The occasional earnings from sources other than forestry were on average 12–13 milliard Fmk, or 45,000–50,000 Fmk per farm. The agricultural income of the farms was 60.4 milliard Fmk, or 230,000 Fmk per farm. Thus, the aggregate income of the farms was 110 milliard Fmk, or 420,000 Fmk per farm.

The financial surplus from forestry per farm for the farms included in the study in 1951–1954 was on average 21, and the income from forestry 18 times as high as in 1934–39. The income from stumpage at the end of the same period was 18, and the earnings from occasional work 27 times as high as at the beginning of the period.

The agricultural income has the greatest relative importance in Southern Finland and Eastern Bothnia. The income from stumpage, in turn, has the greatest relative significance in supporting agriculture in the inner part of Finland, while the occasional income plays its most vital role in northeast Finland.

The PDF includes a summary in English.

  • Maatalousväestön taloudellista asemaa selvittävä komitea, E-mail:
article id 4596, category Article
Valtion metsäkauppakomitea. (1948). Valtion metsien pysty- ja hankintamyynneistä : valtion metsäkauppakomitean mietintö. Silva Fennica vol. no. 63 article id 4596.
English title: On stumpage sales and sales at delivered price in state forests.
Original keywords: hakkuut; valtionmetsät; kannattavuus; puukauppa; metsätulot; komiteamietinnöt; pystykauppa; hankintakauppa
English keywords: profitability; fellings; state forests; timber sales; committee; forest income; stumpage sale; sale at delivery price
Abstract | View details | Full text in PDF | Author Info

The government of Finland appointed a committee to study which method of selling wood, sale at delivered price or stumpage sale, is more profitable method for wood sales from state forests.

According to the committee, in normal conditions, when supply and demand determine the price of timber and forest work wages are dependent on the supply and demand of labour, returns from the sale at delivered price has proved more favourable than stumpage sale. During the World War II the case was, however, the opposite. Sale at delivered price can have also other advantages. The state has by means of logging a hold in the labour market and can use loggings, for instance, to ward off unemployment. Also, loggings can be more easily used in rational silviculture. They keep the supervising staff of forest districts employed throughout the year and provide better professional training for the foresters. In addition, the number of buyers from state forests has increased. The stumpage sale may, however, be good method in certain conditions. The committee states that the State forestry officials are best able to decide on the most favourable method of selling.

The article includes an abstract in English.

  • Valtion metsäkauppakomitea, E-mail:
article id 4580, category Article
Johannes Virolainen. (1943). Karjalan kannaksen metsätaloudesta ja sen merkityksestä alueen pienviljelijöiden ansiotaloudessa. Silva Fennica vol. no. 60 article id 4580.
English title: Forestry in the Karelian isthmus and its influence on the economy of small farms.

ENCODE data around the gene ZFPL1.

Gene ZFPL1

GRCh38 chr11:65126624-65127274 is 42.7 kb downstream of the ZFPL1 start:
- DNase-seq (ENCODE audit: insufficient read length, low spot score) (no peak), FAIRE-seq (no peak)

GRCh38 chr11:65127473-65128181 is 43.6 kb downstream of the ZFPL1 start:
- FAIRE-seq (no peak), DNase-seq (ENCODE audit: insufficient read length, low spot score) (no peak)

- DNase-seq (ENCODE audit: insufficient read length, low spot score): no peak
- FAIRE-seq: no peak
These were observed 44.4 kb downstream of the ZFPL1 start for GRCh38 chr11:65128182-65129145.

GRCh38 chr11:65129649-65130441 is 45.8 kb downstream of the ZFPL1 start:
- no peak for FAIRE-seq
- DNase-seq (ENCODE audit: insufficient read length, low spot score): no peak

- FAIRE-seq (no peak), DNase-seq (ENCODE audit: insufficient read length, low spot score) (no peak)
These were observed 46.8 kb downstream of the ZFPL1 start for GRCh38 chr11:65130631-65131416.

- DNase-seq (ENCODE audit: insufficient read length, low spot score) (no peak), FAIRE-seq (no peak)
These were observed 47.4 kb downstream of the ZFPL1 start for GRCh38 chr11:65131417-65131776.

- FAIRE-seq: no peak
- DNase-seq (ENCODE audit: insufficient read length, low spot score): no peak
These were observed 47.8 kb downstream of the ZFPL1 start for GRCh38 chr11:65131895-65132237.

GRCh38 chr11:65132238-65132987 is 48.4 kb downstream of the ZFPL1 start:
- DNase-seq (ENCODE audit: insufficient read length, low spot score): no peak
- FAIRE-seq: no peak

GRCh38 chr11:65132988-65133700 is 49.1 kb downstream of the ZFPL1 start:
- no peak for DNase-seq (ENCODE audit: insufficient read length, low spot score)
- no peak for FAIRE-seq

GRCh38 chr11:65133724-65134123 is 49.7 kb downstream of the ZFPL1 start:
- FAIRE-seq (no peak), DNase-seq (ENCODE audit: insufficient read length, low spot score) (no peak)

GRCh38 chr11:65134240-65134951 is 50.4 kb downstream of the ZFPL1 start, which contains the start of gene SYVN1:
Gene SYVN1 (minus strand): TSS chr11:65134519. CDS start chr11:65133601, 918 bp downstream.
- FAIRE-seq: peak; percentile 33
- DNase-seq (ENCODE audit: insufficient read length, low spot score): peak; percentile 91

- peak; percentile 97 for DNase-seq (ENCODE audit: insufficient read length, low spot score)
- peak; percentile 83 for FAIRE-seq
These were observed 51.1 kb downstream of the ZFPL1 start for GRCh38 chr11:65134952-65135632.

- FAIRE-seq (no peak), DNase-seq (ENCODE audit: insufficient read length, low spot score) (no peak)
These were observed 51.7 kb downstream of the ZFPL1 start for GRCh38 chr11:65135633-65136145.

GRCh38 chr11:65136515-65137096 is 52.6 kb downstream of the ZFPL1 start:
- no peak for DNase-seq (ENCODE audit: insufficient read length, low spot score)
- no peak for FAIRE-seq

Original keywords: metsätalous; yksityismetsät; puukauppa; maatilat; metsätulot; liiketalous; maatilametsätalous; Karjalan kannas; pientilat
English keywords: forestry; economics; private forests; agriculture; farms; timber sales; small farms; forest income; wood trade; Karelian isthmus
Abstract | View details | Full text in PDF | Author Info

The article is based on studies made in the Karelian isthmus in 1936-1938 before the World War II broke in 1939. Further studies were not possible after the war when the area was handed over to Soviet Union. Economic data of agriculture and forestry of the farms had mostly been regarded separately in the early economic studies of small farms in Finland. This survey aimed at studying influence of forestry in the economy of a small farm. 141 farms were included in a more detailed survey.

Forestry accounted for in average 38% of total income of the farms in 1937-1938. The farms had sold wood often, the amounts being often small. Good transport connections in the area facilitated the sales. Over 70% were sales at delivered price, and about half of the wood was small-sized timber. According to the results of the survey, forestry was important for the small farms in Karelian isthmus. The farmers could not have made a living without the forests. Hoveter, the farms had had to overuse the forest resources. The wood resources decreased by 18-22% in 1922-1938. They were, however, at the same level as in average in Finland in 1938.

The article includes an abstract in German.

  • Virolainen, E-mail: jv@mm.unknown (email)

Category: Article

article id 7473, category Article
Kustaa Kallio. (1957). Käenkaali-mustikkatyypin kuusikoiden kehityksestä Suomen lounaisosassa. Silva Fennica vol. 66 no. 3 article id 7473.
English title: On the development of spruce forests of the Oxalis-Myrtillus site type in the south-west of Finland.
Original keywords: kuusi; kuusikko; kasvu; hakkuuarvo; tilavuuskasvu; arvokasvu; kiertoaika; metsän puhdas tuotto
English keywords: Norway spruce; Picea abies; growth; volume growth; rotation; value growth; annual forest rent; net forest income
Abstract | View details | Full text in PDF | Author Info

In this investigation was studied 1) Volume growth and yield of timber in managed Norway spruce (Picea abies (L.) Karst.) forests under different rotations. 2) Value growth, net forest income and soil expectation value of managed forests under different rotations, and 3) The rotations of spruce forests managed on different rotation principles. The data was collected from Oxalis-Myrtillus type forests in South-West Finland.